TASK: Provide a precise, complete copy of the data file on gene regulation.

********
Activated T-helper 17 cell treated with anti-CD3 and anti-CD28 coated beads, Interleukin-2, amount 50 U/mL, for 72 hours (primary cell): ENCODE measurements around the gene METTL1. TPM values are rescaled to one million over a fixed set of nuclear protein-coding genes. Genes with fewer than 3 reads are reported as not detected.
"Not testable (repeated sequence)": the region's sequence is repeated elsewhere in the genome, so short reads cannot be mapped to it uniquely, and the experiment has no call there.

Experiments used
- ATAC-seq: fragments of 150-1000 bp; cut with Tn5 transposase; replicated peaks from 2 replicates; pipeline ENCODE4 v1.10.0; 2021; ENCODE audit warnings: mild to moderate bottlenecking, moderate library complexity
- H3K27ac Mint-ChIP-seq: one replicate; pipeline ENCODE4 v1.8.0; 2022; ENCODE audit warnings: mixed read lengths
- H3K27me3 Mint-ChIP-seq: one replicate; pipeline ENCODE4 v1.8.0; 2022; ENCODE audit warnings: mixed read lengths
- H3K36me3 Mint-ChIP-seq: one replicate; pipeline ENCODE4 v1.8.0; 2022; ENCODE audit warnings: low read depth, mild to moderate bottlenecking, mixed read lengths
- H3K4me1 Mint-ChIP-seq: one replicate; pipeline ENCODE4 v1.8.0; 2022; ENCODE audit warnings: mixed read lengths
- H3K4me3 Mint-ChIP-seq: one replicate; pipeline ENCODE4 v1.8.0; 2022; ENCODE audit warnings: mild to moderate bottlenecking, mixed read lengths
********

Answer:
Activated T-helper 17 cell treated with anti-CD3 and anti-CD28 coated beads, Interleukin-2, amount 50 U/mL, for 72 hours (primary cell): ENCODE measurements around the gene METTL1. TPM values are rescaled to one million over a fixed set of nuclear protein-coding genes. Genes with fewer than 3 reads are reported as not detected.
"Not testable (repeated sequence)": the region's sequence is repeated elsewhere in the genome, so short reads cannot be mapped to it uniquely, and the experiment has no call there.

Experiments used
- ATAC-seq: fragments of 150-1000 bp; cut with Tn5 transposase; replicated peaks from 2 replicates; pipeline ENCODE4 v1.10.0; 2021; ENCODE audit warnings: mild to moderate bottlenecking, moderate library complexity
- H3K27ac Mint-ChIP-seq: one replicate; pipeline ENCODE4 v1.8.0; 2022; ENCODE audit warnings: mixed read lengths
- H3K27me3 Mint-ChIP-seq: one replicate; pipeline ENCODE4 v1.8.0; 2022; ENCODE audit warnings: mixed read lengths
- H3K36me3 Mint-ChIP-seq: one replicate; pipeline ENCODE4 v1.8.0; 2022; ENCODE audit warnings: low read depth, mild to moderate bottlenecking, mixed read lengths
- H3K4me1 Mint-ChIP-seq: one replicate; pipeline ENCODE4 v1.8.0; 2022; ENCODE audit warnings: mixed read lengths
- H3K4me3 Mint-ChIP-seq: one replicate; pipeline ENCODE4 v1.8.0; 2022; ENCODE audit warnings: mild to moderate bottlenecking, mixed read lengths